African violets add instant color to any household. They bloom continuously, even during the colder months of winter. African violets are easy to grow and maintain. However, like all plants, they do experience problems from time to time.
To prevent African Violet Blossoms from dying you need to use proper watering methods, make sure they have access to proper sunlight. Additionally, you need to keep them at the right temperature and humidity levels. And, you need to fertilize them regularly to maintain the correct level of nutrients.
The rest of this article will discuss how to develop and maintain blossoms on your African violet plants.
Make Sure You Use Proper Watering Methods
Overwatering is perhaps the main reason African violet blossoms die. Additionally, improper watering can cause their leaves to wilt. And, in extreme cases, your African violet can even die due to over or under-watering your plant. If your African violet’s blossoms are wilting, turning color, or dying, check the soil.
If the soil is dry, then you probably have been underwatering it. It would help if you watered your African violets from the bottom. So, if its soil is dry, set your plant in a bowl of water. Then, allow it to absorb the water through the holes in the bottom of the pot. Better yet, keep a dish below its container, so you don’t have to move it back and forth to a watering bowl.
If the soil is wet, that means your African violet is receiving too much water. Remove your African violet from its pot and check its roots for any signs of rot if you experience this problem. Those signs include the presence of soft roots that are brown or black.
If a majority of your plant’s roots are still light-colored or white, then you can go trim off the roots that are rotten and replant it in a self-watering pot or another container with drainage holes.
You can purchase a variety of pots online suitable for African violets. For example, HBS makes a 6-Inch Deep Reservoir Round Planter Pot that is ideal for African violets. It features a patented self-watering system and a deep reservoir in its base capable of holding two-weeks worth of water. Additionally, it is self-aerating and provides proper drainage to prevent fungus, mold, and rot.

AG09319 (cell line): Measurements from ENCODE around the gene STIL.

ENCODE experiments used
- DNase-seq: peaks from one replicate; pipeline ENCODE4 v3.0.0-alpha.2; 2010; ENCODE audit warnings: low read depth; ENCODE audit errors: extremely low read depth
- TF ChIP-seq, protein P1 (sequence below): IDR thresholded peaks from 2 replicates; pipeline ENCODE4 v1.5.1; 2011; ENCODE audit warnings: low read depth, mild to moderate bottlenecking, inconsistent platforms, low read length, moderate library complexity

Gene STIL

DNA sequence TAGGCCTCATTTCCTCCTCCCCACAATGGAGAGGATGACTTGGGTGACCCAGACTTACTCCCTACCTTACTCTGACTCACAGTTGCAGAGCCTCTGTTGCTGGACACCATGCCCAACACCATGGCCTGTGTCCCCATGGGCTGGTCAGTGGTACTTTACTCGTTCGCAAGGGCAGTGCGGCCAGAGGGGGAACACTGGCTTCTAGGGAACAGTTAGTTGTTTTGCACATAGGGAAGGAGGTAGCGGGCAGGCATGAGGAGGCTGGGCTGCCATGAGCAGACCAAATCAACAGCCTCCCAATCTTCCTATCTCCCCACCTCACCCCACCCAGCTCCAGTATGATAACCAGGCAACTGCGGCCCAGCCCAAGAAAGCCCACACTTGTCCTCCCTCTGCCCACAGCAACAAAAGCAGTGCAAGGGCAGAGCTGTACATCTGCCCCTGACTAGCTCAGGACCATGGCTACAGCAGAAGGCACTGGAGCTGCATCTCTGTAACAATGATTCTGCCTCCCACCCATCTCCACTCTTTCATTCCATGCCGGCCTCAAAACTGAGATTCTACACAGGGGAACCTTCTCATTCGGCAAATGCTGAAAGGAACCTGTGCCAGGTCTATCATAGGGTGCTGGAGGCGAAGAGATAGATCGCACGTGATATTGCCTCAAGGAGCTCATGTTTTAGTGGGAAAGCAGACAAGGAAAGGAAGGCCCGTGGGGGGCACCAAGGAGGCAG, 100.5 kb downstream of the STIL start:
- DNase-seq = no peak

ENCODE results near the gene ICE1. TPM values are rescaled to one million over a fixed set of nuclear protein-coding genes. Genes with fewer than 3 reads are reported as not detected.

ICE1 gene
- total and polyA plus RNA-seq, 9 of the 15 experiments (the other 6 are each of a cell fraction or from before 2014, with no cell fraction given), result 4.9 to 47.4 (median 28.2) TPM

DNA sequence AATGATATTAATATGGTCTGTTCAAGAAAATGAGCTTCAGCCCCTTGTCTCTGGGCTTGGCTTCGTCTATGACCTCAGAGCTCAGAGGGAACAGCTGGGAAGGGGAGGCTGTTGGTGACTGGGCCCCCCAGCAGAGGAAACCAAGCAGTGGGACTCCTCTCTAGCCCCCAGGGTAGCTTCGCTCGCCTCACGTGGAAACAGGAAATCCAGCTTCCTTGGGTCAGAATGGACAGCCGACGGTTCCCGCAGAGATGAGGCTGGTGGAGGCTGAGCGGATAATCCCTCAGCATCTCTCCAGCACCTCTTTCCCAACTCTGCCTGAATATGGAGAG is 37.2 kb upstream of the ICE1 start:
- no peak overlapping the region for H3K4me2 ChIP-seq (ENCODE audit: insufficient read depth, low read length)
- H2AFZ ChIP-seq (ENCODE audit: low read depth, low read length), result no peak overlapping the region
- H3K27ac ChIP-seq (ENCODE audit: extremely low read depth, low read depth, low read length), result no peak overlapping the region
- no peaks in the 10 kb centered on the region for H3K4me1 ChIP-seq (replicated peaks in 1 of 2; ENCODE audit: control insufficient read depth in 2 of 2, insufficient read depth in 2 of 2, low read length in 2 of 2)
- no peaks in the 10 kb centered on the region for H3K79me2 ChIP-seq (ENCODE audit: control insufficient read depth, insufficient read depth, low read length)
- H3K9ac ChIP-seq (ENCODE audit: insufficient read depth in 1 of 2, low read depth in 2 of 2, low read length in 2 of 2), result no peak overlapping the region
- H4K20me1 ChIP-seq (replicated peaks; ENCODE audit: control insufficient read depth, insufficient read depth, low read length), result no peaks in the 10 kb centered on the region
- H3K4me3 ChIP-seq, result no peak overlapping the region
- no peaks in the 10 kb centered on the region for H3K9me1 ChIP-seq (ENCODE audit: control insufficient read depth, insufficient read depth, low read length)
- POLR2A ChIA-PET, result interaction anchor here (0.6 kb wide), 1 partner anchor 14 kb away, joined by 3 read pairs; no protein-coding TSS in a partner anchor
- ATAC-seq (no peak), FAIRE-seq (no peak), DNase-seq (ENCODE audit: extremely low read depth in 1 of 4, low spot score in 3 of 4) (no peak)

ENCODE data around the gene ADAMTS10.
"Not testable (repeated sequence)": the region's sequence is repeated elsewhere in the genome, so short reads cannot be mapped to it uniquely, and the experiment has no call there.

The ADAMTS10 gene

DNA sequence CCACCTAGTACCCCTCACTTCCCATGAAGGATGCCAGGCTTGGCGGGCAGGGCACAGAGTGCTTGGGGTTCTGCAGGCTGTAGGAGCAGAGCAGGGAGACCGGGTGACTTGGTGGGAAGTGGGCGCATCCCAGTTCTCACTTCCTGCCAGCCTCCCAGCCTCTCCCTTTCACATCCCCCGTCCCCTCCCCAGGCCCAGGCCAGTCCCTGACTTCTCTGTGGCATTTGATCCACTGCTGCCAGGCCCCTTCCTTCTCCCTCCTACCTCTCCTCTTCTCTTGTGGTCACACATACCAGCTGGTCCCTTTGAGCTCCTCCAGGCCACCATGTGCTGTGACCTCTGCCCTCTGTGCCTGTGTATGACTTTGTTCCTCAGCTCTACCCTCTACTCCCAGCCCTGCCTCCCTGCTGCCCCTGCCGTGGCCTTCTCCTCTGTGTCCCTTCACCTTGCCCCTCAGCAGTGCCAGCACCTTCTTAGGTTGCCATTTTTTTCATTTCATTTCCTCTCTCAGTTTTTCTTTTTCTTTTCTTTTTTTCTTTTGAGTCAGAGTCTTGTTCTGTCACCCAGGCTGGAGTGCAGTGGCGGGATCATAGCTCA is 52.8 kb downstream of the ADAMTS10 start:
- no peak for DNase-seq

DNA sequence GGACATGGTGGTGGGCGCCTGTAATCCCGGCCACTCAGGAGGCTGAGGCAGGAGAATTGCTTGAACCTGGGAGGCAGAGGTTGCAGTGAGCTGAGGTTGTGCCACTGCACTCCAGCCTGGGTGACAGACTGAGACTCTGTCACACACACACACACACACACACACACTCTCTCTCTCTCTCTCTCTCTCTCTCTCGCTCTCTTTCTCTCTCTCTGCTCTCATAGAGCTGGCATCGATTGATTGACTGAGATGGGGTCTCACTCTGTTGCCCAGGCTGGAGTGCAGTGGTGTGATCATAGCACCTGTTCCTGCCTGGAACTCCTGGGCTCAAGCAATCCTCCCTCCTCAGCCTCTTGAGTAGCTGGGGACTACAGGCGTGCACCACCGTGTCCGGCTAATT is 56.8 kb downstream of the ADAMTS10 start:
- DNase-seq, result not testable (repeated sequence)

Check for Proper Access to Indirect Sunlight
Copyright protected content owner: ReadyToDIY.com and was initially posted on 2020-08-08.
They require bright indirect sunlight, so placing them in a window facing east or north works best. Additionally, you need to rotate your African violets about once a week to make sure all its leaves and blossoms receive adequate light.
If they don’t get enough sunlight, they won’t produce and maintain healthy blossoms. And, if they get too much sunlight, their leaves can burn, and their blooms can wither and die.
During the winter months, you should move your African violets away from windows and place them under a grow light system. EZORKAS offers a Four-Head Timing Grow Light. It has 48 total lamp chips with 16 lights in the blue spectrum and 32 in red. Additionally, it features three timing modes and nine dimmer levels. It also has three switch modes: blue lights, red lights, and both red and blue lights.
Those of you with more extensive indoor gardens might consider purchasing a VIPARSPECTRA UL Certified Grow Light System. They are available online with 600-watt, 900-watt, or 1200-watt LED grow lights. VIPARSPECTRA systems include full-spectrum lighting, which provides plants everything they get from natural sunlight. For this reason, your African violets can develop bigger buds and a higher yield.
Additionally, purchase includes a three-year manufacturer’s limited warranty and a 30-day money-back guarantee.
Make Sure You Maintain Proper Room Temperatures
Maintaining proper room temperatures is essential to the health of your African violet plants, their leaves, and blossoms. They like temperatures similar to those used in most homes.